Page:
The University of Arkansas for Medical Sciences’ $20 million UAMS Health Specialty Center is expected to transform UAMS’ Department of Urology when it opens in the spring.
The 32,000-SF space at 10901 N. Rodney Parham Road in Little Rock will house UAMS’ Urology Clinic, an outpatient surgery center, interventional radiology and a radiology imaging suite.
Dr. Tim Langford, chair of the Department of Urology in the College of Medicine at UAMS, said moving some of the Urology Department from the UAMS campus to the new location will make it easier for patients being treated for benign urology conditions such as kidney stones and erectile dysfunction. Cancer treatment will remain on UAMS’ campus.
The new space in the Premier Medical Plaza will also provide simple access and parking for patients.
“UAMS is a big campus, and it can be challenging for patients to navigate,” said Dr. Michelle W. Krause, interim CEO of UAMS Medical Center and interim senior vice chancellor of UAMS Health. “So to offer clinical experience with surgery procedures, diagnostic imaging, as well as clinic visits in a very convenient location for the patient, is something that we’ve been looking for for some time.”
The new space will also improve conditions for the providers. “Right now, we’re just so limited with space,” Langford said. “It’s just not convenient. It’s not efficient.” He plans to use the modern space with upgraded equipment as a recruiting tool for the Urology Department.
“There’s a huge urological manpower crisis in Arkansas,” Langford said. “We’re actively recruiting and engaging with more faculty members. I can tell you that this facility, when they see it and they hear about it, will get them interested in coming to UAMS.”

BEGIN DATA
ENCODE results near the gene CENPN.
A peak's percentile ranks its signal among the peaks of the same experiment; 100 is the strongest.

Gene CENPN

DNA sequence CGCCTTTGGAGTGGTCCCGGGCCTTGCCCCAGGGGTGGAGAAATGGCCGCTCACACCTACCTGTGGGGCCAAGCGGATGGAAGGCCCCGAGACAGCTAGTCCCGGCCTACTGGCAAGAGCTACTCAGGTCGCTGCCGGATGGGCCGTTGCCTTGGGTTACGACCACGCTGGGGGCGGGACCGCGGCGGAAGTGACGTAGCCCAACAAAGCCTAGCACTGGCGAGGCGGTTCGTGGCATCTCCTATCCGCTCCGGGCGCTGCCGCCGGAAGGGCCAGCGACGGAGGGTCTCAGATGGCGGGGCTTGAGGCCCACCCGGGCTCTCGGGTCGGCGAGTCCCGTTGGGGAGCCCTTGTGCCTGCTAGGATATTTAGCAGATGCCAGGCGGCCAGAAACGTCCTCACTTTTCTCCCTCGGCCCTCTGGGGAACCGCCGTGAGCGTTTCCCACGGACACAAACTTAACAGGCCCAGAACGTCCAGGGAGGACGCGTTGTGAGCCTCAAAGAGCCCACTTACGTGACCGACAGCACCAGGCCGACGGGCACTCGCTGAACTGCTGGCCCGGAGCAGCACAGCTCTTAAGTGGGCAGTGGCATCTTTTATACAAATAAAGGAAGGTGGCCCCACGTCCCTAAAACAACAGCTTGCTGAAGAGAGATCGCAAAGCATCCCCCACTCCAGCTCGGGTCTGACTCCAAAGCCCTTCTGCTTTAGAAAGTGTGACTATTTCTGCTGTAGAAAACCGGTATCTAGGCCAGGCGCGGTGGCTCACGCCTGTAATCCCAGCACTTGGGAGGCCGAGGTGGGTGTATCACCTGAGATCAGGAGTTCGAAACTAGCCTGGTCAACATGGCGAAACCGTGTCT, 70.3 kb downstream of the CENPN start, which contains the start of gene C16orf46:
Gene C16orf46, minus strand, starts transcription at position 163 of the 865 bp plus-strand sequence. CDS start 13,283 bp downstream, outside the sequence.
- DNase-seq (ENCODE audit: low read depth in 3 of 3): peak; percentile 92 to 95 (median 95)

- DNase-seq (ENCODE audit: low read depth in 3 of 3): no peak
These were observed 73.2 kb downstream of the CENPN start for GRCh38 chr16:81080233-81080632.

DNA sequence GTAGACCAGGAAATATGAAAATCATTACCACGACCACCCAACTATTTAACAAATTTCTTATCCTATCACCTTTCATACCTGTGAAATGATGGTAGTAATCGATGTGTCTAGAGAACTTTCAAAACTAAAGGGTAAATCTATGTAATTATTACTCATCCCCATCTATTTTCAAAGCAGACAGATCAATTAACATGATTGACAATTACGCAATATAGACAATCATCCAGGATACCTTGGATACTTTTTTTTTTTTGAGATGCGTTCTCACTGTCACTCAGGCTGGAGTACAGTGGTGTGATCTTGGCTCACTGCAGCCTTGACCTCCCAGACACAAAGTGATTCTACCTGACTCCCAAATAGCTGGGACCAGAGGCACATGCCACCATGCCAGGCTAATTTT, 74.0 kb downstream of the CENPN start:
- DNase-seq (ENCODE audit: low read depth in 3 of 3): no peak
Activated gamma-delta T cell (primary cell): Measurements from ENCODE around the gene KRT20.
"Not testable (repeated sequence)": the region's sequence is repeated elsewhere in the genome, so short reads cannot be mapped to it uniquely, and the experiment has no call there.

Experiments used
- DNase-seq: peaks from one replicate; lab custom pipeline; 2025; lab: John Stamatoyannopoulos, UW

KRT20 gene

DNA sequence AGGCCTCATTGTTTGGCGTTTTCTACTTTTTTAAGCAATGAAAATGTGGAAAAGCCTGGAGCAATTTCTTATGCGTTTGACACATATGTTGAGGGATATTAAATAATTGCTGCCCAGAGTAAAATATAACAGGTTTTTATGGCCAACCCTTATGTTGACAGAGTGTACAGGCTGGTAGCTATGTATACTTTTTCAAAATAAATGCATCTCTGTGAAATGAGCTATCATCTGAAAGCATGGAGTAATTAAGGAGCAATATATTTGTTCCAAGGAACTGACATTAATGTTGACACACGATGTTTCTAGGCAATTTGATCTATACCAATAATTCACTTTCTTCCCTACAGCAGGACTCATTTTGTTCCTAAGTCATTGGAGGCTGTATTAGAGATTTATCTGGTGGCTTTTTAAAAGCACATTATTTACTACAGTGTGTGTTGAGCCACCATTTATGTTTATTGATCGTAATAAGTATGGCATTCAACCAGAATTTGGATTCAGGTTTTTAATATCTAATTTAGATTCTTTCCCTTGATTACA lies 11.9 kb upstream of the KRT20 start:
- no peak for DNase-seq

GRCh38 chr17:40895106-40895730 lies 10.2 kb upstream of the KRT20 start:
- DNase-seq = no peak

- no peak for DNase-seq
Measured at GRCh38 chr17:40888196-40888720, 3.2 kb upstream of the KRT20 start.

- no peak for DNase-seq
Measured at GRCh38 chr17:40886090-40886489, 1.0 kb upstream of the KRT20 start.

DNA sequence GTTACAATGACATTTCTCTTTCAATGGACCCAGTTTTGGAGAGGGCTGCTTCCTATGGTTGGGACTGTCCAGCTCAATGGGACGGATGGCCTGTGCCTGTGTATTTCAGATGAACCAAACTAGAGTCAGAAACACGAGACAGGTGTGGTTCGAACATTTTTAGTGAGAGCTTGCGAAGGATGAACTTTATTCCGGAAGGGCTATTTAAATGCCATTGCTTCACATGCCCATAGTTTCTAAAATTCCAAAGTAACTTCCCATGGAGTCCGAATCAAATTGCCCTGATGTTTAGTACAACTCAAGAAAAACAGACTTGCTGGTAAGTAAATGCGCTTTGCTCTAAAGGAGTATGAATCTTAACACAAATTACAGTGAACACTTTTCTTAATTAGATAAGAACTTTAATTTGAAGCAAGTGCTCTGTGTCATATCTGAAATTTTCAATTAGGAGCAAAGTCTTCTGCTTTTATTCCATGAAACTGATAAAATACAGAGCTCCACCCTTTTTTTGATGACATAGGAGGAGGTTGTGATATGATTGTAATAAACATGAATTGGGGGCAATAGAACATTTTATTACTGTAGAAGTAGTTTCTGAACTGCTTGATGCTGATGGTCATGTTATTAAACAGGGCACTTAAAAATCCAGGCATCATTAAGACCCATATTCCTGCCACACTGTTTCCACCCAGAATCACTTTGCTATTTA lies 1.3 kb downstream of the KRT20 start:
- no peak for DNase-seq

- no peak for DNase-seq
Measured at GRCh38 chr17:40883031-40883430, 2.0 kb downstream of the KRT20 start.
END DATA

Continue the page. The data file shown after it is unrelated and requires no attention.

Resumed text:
When Langford became the chair of the department last year, it had two faculty members. Now it has four and another will start in June. He said the department needs two more faculty members, “and we will continue to grow from there.” In addition, the center will help add urologists to Arkansas, he said. “It could be an opportunity for our residents to get more experience with more space and more faculty.”
The center will have about 50 UAMS employees, 15 exam rooms, four procedure rooms and up to four operating rooms.
It will double the Urology Department’s patient capacity and allow residents to see more patients and provide an array of treatments.
At the facility, providers will be able to offer an MRI fusion biopsy, a “very precise” procedure, Langford said. “We’re adding the newest technology in kidney stone surgery as far as lasers.”
The construction costs will total about $11 million with the equipment costing about $9 million. The general contractor on the project is Clark Contractors LLC of Little Rock. The architect is WER Architects, also of Little Rock.
Nationwide, about 270 urologists graduate annually, but about 500 retire. When Langford started his practice 30 years ago in Arkansas, 75 urologists practiced in the state. Now there are about 55, with half of them older than 55, he said.
But he said that five of UAMS’ urology residents have signed contracts to practice in Arkansas for the next three years.
The center is “really going to be transformative for our department, and … more importantly our patients,” Langford said.